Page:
Practical Tax Bulletin, Issue 8, April 10, 2012
Published by CCH, a Wolters Kluwer business
Correspondence Audit Process
The correspondence exam usually begins when the IRS sends a CP 2000 notice by mail to the taxpayer informing it of a proposed change to be made to the tax return. If the taxpayer disagrees, it has the option of submitting an appeal, generally in writing and within 30 days from the date of the IRS notice. In its response, the taxpayer must provide proof of the item in question.
The CP 2000 shows proposed changes to a taxpayer’s income tax return. The IRS has explained on its website that this proposal is based on a comparison of the income, payments, credits, and deductions reported on the tax return with information on these items reported to the agency by employers, banks, businesses, and other payers. The CP 2000 also reflects any corrections the IRS made to the return when the agency processed it.
One problem cited by practitioners is that taxpayers often do not understand the CP 2000 and fail to respond. In such a case, the IRS will complete the examination anyway under the assumption that the taxpayer earned more income than reported or had fewer expenses or credits than claimed. It will then adjust the tax return accordingly.
National Taxpayer Advocate Nina Olson stated in a recent blog post that the CP 2000 can be difficult for many taxpayers to understand and, consequently, they may not respond. “Correspondence exams have the highest no-response rate and the lowest agreement rate. Correspondence exams also have extraordinarily low rates of administrative appeals and United States Tax Court petitions. These low rates may be the consequence of unrepresented and inexperienced taxpayers’ ignorance of the audit process and their right to appeal an unfavorable decision.”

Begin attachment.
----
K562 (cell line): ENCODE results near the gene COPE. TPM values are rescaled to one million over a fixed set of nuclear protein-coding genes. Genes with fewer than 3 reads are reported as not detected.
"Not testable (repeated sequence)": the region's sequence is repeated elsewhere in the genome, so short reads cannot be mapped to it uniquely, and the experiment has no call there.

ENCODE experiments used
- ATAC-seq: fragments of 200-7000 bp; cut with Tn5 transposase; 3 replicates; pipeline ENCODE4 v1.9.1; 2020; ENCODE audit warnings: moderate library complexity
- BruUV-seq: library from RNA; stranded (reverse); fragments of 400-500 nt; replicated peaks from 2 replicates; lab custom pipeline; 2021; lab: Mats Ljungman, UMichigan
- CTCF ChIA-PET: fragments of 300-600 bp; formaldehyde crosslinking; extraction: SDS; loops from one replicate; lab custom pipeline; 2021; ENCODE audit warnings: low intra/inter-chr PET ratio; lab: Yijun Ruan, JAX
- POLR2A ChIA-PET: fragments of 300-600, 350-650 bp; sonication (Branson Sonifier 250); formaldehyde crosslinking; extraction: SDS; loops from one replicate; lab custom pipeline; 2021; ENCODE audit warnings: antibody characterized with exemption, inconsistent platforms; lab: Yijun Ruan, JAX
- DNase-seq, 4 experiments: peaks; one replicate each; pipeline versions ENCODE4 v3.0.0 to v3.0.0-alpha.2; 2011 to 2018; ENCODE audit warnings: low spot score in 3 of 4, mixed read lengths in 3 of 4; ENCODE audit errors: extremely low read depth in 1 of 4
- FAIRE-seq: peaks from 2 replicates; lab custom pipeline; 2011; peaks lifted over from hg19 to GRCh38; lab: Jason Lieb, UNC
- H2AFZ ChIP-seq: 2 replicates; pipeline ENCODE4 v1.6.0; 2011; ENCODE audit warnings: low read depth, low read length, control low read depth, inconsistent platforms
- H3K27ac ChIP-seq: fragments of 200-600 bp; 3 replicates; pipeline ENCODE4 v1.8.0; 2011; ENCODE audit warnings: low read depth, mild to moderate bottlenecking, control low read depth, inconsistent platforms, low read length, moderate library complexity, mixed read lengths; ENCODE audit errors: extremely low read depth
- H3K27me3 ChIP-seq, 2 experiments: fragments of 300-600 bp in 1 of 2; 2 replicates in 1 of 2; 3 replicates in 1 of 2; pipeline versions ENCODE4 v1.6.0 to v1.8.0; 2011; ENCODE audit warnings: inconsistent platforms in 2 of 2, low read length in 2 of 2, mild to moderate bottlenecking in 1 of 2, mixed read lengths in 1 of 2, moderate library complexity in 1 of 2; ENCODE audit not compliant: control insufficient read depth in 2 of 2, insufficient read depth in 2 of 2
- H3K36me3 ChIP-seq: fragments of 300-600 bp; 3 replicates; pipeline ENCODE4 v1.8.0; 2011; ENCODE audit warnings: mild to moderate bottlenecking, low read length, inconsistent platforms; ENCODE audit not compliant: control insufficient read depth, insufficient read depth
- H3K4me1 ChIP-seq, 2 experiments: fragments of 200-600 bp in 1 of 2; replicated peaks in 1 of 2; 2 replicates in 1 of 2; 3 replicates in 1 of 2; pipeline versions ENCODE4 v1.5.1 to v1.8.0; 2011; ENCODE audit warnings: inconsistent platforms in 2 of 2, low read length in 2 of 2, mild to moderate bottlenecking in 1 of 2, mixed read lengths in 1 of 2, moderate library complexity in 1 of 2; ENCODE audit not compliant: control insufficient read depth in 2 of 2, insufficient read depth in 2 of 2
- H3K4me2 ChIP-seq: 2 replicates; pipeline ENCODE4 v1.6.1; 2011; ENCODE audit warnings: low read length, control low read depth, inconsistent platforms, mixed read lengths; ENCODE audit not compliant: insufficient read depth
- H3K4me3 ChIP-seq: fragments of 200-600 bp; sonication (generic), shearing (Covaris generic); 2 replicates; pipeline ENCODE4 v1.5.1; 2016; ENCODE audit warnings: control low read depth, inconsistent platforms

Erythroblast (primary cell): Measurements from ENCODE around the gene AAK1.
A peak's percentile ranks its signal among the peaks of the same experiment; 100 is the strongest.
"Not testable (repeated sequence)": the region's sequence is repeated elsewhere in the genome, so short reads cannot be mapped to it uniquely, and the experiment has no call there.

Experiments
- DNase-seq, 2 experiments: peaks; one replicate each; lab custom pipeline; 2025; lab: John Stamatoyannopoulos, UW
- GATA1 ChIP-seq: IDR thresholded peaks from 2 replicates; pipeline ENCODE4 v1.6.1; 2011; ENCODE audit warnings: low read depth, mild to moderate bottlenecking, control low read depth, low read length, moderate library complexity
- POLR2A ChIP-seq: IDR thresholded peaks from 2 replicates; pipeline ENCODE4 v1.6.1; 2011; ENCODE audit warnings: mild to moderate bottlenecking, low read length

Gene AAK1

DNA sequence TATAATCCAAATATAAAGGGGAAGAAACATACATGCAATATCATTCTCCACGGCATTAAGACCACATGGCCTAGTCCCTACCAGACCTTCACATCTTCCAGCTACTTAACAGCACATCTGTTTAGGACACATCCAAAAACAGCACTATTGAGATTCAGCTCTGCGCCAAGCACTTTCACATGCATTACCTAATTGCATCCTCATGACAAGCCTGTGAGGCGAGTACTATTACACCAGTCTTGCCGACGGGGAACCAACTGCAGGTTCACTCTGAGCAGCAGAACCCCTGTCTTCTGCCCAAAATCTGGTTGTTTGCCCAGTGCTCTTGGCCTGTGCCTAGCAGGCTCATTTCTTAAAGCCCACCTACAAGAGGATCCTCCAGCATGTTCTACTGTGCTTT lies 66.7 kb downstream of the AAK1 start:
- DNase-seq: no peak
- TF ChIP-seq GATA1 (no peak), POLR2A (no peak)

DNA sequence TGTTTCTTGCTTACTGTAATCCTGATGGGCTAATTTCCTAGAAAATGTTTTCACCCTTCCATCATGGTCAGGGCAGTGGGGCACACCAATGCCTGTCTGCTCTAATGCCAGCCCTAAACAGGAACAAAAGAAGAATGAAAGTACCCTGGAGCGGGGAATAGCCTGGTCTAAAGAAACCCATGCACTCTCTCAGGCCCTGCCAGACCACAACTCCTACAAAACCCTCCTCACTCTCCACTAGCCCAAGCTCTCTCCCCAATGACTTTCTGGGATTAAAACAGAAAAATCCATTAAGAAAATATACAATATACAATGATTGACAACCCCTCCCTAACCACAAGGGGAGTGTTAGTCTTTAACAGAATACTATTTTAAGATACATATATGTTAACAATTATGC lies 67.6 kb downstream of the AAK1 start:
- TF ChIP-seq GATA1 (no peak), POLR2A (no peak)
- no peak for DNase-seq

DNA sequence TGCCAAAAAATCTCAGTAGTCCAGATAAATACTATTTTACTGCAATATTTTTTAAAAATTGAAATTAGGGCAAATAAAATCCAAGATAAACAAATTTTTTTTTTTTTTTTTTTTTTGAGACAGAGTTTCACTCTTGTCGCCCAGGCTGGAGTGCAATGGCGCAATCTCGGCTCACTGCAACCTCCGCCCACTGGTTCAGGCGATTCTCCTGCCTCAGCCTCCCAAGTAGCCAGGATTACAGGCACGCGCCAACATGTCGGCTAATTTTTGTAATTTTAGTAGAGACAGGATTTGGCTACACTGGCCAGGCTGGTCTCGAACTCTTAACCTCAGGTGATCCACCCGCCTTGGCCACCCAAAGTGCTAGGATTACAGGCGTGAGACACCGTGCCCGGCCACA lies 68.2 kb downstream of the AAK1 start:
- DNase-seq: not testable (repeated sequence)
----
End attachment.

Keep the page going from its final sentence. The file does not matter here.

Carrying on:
Other common complaints about correspondence audits stem from the automated nature of their processing. These include assertions that IRS examiners ignore documentation sent in by taxpayers or are unaware of its arrival, that IRS examiners are difficult to reach by phone, and that IRS examiners do not often take the time to call a taxpayer to resolve a simple issue. Often this occurs because no examiner has yet been assigned to a case.